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    The aeration process described for removing hydrogen sulfide ( http://www.naturalhandyman.com/iip/i...movingh2s.shtm ) will also remove methane.

    But note that the description includes the statement "A second pressure system is required to pump the water from the storage tank into the distribution system." That is what the extra pump and controls are for.

    The column and blower that I described are to increase the effectiveness of the removal of the dissolved gasses.

    The process described at the site (link above) for removal of hydrogen sulfide with chlorination mentions filters that require backwashing. I am not a fan of the small home filters that require backwashing because they are not as effective as a good cartridge filter. In order to be effective, sand and similar filters in municipal systems and swimming pools use chemicals that cause the particles to agglomerate to large enough size to be collected in the filters. You don't want to mess with that in your home system. You can buy a lot of cartridges for the cost of most of the backwashable filters installed in homes. The secret to success is to put in a large enough filter, because your annual cartridge cost is lower if you put in more cartridge area (mathematics left as an exercise for the reader, or I will give the proof if asked) and there is an optimization process to minimize the combined investment and operating cost.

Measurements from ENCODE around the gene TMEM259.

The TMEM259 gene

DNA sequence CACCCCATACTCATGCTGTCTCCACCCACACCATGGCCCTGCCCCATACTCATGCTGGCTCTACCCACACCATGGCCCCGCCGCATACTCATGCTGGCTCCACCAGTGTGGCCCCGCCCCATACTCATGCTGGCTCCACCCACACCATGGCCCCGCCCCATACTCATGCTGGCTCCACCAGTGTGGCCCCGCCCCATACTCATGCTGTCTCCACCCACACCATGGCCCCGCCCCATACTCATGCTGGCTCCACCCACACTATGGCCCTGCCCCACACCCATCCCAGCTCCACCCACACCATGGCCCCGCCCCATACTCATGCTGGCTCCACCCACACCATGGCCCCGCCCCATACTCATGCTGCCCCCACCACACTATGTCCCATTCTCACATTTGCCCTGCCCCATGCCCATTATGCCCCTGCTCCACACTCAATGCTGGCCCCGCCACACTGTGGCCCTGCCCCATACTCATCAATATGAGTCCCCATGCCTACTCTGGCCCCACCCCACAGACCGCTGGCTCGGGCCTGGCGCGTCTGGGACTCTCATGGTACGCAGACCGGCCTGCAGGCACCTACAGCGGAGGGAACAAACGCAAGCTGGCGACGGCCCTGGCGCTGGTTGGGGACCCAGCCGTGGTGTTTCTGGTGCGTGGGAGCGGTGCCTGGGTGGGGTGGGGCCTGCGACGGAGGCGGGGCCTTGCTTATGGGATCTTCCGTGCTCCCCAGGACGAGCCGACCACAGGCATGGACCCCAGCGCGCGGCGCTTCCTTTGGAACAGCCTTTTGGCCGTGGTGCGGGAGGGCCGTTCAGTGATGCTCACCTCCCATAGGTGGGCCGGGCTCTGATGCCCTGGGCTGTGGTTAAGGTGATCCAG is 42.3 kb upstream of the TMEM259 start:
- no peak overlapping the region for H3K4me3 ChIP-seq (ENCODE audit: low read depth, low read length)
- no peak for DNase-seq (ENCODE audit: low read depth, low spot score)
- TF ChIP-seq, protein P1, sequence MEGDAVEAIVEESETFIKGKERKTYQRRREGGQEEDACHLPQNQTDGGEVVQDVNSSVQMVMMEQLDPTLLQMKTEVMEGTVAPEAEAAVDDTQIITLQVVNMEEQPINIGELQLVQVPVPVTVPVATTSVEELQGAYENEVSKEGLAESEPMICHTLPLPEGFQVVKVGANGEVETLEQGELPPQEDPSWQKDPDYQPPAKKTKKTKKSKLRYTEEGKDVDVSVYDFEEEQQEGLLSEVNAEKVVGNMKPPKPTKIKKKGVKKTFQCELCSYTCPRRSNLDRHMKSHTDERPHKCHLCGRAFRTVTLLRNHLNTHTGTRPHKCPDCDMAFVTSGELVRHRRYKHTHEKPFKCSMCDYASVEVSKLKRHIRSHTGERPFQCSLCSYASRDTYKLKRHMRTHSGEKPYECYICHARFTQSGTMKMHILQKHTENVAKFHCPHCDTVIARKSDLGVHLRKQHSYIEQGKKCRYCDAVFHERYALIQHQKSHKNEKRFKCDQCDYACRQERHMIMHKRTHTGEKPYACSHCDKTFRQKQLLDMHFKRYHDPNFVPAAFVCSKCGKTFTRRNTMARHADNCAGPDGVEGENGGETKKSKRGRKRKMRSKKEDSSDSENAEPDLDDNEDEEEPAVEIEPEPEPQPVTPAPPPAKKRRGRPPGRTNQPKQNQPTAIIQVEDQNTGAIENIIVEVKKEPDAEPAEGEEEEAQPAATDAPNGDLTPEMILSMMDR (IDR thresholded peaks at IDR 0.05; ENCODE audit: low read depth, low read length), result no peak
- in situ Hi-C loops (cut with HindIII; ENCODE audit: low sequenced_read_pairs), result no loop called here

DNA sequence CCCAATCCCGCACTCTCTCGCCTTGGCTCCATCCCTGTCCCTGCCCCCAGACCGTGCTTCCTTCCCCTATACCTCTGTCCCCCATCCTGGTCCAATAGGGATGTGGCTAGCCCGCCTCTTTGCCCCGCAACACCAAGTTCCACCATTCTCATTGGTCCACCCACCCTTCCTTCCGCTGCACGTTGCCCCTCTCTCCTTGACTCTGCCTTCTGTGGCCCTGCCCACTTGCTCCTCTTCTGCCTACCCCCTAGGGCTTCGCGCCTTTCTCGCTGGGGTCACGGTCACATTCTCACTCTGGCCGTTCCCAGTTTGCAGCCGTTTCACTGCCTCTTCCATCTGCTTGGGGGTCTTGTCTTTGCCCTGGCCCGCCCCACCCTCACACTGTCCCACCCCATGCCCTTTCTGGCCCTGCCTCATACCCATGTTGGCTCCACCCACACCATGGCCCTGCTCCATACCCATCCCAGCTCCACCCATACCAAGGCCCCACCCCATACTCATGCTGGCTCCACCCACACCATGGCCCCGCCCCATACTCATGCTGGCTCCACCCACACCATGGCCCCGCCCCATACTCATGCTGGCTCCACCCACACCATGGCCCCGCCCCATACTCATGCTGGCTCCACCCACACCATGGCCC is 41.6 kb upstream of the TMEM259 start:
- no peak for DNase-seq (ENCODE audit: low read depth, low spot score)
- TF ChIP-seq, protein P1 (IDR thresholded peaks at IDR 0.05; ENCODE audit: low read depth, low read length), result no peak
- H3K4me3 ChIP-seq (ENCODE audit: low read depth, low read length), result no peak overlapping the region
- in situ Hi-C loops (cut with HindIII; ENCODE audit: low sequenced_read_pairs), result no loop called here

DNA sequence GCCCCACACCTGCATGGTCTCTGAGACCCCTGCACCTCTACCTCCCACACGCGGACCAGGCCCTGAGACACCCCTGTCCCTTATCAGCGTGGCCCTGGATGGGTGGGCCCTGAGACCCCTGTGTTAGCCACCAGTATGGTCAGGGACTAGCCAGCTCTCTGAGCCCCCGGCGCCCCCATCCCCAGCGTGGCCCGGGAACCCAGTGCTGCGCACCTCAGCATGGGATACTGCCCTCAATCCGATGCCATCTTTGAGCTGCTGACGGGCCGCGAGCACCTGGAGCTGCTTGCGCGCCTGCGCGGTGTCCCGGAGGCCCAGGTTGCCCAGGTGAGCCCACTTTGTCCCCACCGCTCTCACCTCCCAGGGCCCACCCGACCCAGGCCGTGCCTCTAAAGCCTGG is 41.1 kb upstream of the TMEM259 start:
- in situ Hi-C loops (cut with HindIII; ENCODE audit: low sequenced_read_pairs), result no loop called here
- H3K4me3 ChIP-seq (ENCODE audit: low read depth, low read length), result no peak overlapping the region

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    My aeration system removes H2S while under pressure with a special air compressor with a ramped valve plate that injects air into the water stream just before it enters a galvanized tank in the top through a diffuser. The excess air and gas is let out of the tank through an air release valve located on the side of the tank.

    Not all of the air is let out of the tank, as some of the air stays in suspension in the water. I am not sure how the methane would react to the pressure as opposed to the aerator Bob is talking about.

    Our system however does not require another pump and tank to make the system work.

    bob...

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    DIY Junior Member photosean's Avatar
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    Bob, I would like to try and build the system you allude to above. I just put in a new well at a cost of 12 grand and can't afford to buy and install another 3k system. Would you mind sending me the plans/schematic to build a simple system with a vent to remove the excessive methane in my water. I can ignite the gas coming from my shower faucets and they will burn indefinitely until a large burst of gas puts out the flame which can then be reignited and burn and burn and burn...